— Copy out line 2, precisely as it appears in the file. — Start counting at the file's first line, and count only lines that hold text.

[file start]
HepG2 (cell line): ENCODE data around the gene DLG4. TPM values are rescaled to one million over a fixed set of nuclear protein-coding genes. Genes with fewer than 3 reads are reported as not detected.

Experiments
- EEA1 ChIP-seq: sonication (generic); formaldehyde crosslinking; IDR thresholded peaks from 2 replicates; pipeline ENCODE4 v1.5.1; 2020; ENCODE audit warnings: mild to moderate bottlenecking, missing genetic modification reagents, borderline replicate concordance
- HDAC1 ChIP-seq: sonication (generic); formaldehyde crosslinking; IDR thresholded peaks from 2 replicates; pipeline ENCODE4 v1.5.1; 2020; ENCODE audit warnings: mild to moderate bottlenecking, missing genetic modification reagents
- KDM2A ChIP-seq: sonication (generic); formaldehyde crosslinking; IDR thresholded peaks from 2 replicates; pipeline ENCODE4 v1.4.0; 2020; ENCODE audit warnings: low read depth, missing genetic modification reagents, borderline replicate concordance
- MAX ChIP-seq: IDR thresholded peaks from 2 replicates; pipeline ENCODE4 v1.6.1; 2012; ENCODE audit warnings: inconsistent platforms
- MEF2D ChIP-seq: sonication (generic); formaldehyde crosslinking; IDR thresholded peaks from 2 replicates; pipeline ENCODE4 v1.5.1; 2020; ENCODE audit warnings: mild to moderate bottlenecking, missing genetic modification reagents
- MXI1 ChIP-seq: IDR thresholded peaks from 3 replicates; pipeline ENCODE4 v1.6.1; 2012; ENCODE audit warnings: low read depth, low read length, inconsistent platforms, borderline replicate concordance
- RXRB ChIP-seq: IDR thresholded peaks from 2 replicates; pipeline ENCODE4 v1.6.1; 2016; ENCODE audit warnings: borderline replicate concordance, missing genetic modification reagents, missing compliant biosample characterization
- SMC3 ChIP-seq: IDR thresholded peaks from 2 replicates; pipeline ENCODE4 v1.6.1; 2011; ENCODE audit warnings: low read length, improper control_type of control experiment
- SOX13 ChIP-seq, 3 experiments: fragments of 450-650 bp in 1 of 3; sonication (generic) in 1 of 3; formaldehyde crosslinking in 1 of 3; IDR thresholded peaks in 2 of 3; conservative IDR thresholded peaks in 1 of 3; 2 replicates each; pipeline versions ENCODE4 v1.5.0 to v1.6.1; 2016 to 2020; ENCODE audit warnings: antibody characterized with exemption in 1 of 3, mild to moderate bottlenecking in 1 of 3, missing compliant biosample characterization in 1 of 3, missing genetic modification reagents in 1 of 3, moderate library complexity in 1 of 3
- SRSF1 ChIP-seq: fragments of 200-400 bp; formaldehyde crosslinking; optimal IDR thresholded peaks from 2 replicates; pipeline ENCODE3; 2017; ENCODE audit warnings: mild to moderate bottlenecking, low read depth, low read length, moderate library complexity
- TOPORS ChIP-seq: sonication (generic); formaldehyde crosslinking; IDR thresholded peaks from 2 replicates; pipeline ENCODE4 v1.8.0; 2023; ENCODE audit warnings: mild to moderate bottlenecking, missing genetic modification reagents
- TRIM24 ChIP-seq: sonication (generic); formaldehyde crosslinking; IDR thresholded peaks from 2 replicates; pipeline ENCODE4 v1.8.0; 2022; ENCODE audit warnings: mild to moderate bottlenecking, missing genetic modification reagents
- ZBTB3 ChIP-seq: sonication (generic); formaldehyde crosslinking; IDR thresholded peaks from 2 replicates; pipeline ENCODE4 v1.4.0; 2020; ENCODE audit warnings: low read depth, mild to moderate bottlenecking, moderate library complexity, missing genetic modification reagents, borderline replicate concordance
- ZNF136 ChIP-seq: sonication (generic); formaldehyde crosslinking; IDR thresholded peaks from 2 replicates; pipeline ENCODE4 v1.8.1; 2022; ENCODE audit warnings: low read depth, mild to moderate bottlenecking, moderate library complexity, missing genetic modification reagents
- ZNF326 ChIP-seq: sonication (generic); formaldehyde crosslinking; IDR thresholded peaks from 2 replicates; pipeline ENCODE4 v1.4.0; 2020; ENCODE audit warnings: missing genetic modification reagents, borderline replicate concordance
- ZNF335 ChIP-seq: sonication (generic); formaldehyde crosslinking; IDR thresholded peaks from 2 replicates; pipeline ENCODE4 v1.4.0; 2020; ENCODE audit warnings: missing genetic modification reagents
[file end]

Experiments